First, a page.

Some days later, Mr. Guo got a letter. Upon opening it, he was greatly surprised. The letter had been written by Jin Mou and ran to a thousand words, a tactful and roundabout rejection of the recommended collection, covering some of the must-notes of modern poetry's arrogance and the danger China's poetics was in, advising caution and thought. Moreover, Jin Mou had drawn up a list of a large number of book titles for Mr. Guo to consult to re-evaluate his thinking. The letter's language was to the utmost placid and genial, just like a close relative's kindness.
Mr. Guo had a youth's irascibility, and as before, jumped ten feet in the air, daring flames. He longed to seek out an argument, but didn't see a trace of Jin Mou. Actually, that man had already retired to the chief editor's office for refuge.
Seeing this furious disposition, Mr. Wang laughed out, "A letter has come from a distant place?"
Mr. Guo stared and said, "Together in the same room, is it worth the trouble to write a letter? Mr. Say A Letter Has Come From A Distant Place has also received this kind of honor?"
Mr. Wang opened a drawer and got out a stack of letters and piled them on top of a table. Without exception, each was equally thick and all were in Jin Mou's handwriting. Noticeably apprehensive, Mr. Wang explained solemnly, "Using a letter to instruct a man is Jin Mou's favorite hobby. If there's a confrontation, he's bound to say, 'At the root of our beliefs lie opinions diametrically opposed. But you may write me a letter.' All of which forces you to be conciliatory and make allowances. This letter, moreover, isn't passed on personally, but one must go to the post office and mail it, causing colleagues to joke, 'A letter has come from a distant place.' Mr. Guo, this is only the beginning. They'll come in the daily mail frequently, in excess of what time allows for."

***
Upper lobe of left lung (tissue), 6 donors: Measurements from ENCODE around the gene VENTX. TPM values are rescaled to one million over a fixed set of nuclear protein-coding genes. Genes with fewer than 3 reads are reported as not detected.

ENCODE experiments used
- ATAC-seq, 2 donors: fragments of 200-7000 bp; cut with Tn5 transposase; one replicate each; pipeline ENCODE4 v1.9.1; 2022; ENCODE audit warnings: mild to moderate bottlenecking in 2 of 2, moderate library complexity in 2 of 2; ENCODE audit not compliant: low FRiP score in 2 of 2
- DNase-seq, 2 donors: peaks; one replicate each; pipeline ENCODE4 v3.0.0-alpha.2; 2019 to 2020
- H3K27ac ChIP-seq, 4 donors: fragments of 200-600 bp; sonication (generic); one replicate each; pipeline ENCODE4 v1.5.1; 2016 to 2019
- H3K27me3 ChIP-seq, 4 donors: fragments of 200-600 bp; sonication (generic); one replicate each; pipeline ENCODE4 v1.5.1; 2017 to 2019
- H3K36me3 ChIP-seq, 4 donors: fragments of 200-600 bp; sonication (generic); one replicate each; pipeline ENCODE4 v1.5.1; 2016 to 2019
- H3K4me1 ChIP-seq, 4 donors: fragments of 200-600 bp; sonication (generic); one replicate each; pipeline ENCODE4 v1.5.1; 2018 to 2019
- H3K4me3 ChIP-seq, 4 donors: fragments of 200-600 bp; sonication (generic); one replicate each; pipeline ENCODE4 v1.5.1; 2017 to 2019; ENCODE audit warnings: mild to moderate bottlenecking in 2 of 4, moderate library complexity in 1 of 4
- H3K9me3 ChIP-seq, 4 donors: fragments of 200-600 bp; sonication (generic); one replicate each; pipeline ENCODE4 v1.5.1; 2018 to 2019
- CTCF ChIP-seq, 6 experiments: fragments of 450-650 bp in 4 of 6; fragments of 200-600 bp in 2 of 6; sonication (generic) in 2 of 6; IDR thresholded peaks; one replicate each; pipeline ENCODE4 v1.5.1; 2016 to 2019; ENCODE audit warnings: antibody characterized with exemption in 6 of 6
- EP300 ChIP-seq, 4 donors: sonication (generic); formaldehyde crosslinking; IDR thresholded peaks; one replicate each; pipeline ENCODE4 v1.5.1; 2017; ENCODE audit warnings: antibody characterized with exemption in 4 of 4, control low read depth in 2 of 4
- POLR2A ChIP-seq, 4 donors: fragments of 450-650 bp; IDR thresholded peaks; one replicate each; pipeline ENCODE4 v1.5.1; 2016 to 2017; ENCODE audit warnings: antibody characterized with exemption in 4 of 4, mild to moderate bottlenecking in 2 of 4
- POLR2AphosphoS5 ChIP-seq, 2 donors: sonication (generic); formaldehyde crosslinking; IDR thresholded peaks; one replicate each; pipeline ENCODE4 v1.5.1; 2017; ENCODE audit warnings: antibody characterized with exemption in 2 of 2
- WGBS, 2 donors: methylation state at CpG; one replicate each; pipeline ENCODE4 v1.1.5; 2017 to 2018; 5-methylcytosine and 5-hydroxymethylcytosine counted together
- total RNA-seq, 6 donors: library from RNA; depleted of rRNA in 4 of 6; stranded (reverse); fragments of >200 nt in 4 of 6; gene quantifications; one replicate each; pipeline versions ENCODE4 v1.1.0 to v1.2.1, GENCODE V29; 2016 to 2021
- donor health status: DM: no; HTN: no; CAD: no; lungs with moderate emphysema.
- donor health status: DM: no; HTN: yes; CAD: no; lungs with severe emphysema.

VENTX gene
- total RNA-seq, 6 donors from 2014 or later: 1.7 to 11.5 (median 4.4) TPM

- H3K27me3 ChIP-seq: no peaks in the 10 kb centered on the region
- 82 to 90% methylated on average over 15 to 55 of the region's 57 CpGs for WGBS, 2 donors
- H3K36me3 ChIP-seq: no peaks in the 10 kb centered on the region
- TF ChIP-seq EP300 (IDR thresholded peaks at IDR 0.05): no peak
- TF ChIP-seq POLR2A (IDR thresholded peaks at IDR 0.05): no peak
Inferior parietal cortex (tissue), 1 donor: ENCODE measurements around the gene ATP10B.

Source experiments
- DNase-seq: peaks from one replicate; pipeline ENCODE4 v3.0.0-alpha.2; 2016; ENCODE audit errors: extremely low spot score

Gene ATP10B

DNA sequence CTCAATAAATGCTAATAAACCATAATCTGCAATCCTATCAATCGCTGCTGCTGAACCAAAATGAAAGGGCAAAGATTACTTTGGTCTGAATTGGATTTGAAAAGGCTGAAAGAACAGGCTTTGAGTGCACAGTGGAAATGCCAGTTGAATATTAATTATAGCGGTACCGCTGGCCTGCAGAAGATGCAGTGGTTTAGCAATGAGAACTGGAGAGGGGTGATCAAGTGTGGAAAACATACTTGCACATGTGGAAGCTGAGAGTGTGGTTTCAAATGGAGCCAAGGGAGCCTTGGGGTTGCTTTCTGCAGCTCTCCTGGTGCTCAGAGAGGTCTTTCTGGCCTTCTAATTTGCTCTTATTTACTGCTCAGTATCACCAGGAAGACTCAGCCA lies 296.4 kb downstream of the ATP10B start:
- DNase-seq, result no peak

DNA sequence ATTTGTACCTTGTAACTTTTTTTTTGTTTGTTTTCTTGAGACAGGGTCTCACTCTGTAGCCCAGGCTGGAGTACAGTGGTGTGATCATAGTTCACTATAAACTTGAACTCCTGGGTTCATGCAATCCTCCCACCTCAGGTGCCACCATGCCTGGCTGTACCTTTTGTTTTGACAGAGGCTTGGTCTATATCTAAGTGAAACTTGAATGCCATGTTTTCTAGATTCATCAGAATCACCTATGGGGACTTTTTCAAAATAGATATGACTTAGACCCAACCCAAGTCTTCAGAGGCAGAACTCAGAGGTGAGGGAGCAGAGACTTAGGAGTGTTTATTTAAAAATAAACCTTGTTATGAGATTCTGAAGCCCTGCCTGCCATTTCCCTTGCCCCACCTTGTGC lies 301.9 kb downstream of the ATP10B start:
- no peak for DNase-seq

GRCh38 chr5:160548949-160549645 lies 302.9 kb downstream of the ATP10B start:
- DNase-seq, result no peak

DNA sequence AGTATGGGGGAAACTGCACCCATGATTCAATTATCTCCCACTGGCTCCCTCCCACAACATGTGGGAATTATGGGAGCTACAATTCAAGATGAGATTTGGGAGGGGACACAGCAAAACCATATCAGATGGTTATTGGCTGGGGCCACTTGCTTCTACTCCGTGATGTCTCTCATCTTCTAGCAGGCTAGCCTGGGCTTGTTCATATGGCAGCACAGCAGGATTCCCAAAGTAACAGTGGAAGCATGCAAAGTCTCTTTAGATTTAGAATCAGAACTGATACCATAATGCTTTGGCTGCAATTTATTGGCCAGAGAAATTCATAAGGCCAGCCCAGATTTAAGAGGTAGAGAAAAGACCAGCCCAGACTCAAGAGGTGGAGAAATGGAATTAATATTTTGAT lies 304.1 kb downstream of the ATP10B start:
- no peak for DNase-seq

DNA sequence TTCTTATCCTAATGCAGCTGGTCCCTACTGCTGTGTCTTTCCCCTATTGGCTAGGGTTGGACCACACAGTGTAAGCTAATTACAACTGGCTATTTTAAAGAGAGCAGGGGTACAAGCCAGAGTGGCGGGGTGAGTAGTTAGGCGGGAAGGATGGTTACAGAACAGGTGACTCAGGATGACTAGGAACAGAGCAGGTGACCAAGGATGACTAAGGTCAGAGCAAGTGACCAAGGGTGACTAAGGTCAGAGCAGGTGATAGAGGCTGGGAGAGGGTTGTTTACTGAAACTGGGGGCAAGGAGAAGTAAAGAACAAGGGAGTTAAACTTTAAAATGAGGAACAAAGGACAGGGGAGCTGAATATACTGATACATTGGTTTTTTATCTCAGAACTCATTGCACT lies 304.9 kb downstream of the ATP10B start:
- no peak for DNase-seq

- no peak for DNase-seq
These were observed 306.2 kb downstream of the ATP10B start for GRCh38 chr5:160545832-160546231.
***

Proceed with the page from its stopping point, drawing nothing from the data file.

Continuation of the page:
Mr. Guo noticed the stamp, which had indeed been postmarked in Baimajun, a suburb of the city about ten kilometers from the newspaper office. Each mailing of a letter involved considerable expense and backtracking, but Jin Mou was pleased to take this route, leaving others perplexed despite a hundred reflect ions.
Incensed by this enlightening initiation, Mr. Guo raised his pen and hastily addressed an envelope, then boarded a bus to Baimajun — and though his entire body became saturated with perspiration, by the time he had mailed the letter his pores were unobstructed and he felt refreshed and comfortable.
The next day, Jin Mou arrived for work and first read the incoming mail and manuscripts. Messrs. Guo and Wang kept close watch from the sidelines. When he opened Mr. Guo's letter, there was only the envelope; he could find no letter -- which was not owing to either tiredness or having been at it too long. The two laughed secretly, not daring to make a sound.
But to see Jin Mou carefully regard the handwriting on the envelope, reflect a moment, get out pen and paper and bend over the desk intent and serious, was truly affecting.
Mr. Guo's smile suddenly froze-he couldn't help the melancholy that came over him. As the ancients had said: It's easy to move mountains and rivers, but it's hard to change a person's nature. Such as it is, 'A letter has come from a distant place' will endure over the years. What can be done about it? This poetry is unlike a poem.
Mr. Wang laughed. A story and a poem, in the end, are not the same.
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Original Chinese text appeared in Chang’an 2 (1987). Reprinted in Xiaoshuo Xuankan 5 (1987).
Chinese to English translation originally appeared in: Pig Iron: Third World No. 15 (1988), ISBN 0-917530-23-3
Translated by John Haymaker